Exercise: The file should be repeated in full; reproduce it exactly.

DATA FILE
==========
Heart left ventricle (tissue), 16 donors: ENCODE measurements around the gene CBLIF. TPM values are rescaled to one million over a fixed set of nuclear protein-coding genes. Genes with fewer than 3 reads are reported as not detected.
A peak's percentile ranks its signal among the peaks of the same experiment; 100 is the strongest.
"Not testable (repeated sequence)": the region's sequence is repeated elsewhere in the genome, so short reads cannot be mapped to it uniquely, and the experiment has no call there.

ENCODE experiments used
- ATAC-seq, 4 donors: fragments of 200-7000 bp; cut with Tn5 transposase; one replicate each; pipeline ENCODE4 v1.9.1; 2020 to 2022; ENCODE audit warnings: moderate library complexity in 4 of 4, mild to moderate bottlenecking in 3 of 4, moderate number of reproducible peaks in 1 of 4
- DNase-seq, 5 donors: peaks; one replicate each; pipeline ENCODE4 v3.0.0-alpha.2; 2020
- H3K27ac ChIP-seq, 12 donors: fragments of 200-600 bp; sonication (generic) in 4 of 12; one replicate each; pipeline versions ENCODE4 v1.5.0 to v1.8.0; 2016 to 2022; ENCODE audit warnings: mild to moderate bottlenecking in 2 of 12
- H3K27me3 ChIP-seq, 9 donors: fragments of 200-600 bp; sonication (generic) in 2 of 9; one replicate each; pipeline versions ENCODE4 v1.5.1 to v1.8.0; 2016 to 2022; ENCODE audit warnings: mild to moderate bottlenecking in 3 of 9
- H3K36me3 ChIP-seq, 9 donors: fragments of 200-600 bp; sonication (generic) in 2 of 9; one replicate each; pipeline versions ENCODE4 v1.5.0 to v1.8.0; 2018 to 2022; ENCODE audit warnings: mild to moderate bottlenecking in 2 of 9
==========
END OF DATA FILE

Heart left ventricle (tissue), 16 donors: ENCODE measurements around the gene CBLIF. TPM values are rescaled to one million over a fixed set of nuclear protein-coding genes. Genes with fewer than 3 reads are reported as not detected.
A peak's percentile ranks its signal among the peaks of the same experiment; 100 is the strongest.
"Not testable (repeated sequence)": the region's sequence is repeated elsewhere in the genome, so short reads cannot be mapped to it uniquely, and the experiment has no call there.

ENCODE experiments used
- ATAC-seq, 4 donors: fragments of 200-7000 bp; cut with Tn5 transposase; one replicate each; pipeline ENCODE4 v1.9.1; 2020 to 2022; ENCODE audit warnings: moderate library complexity in 4 of 4, mild to moderate bottlenecking in 3 of 4, moderate number of reproducible peaks in 1 of 4
- DNase-seq, 5 donors: peaks; one replicate each; pipeline ENCODE4 v3.0.0-alpha.2; 2020
- H3K27ac ChIP-seq, 12 donors: fragments of 200-600 bp; sonication (generic) in 4 of 12; one replicate each; pipeline versions ENCODE4 v1.5.0 to v1.8.0; 2016 to 2022; ENCODE audit warnings: mild to moderate bottlenecking in 2 of 12
- H3K27me3 ChIP-seq, 9 donors: fragments of 200-600 bp; sonication (generic) in 2 of 9; one replicate each; pipeline versions ENCODE4 v1.5.1 to v1.8.0; 2016 to 2022; ENCODE audit warnings: mild to moderate bottlenecking in 3 of 9
- H3K36me3 ChIP-seq, 9 donors: fragments of 200-600 bp; sonication (generic) in 2 of 9; one replicate each; pipeline versions ENCODE4 v1.5.0 to v1.8.0; 2018 to 2022; ENCODE audit warnings: mild to moderate bottlenecking in 2 of 9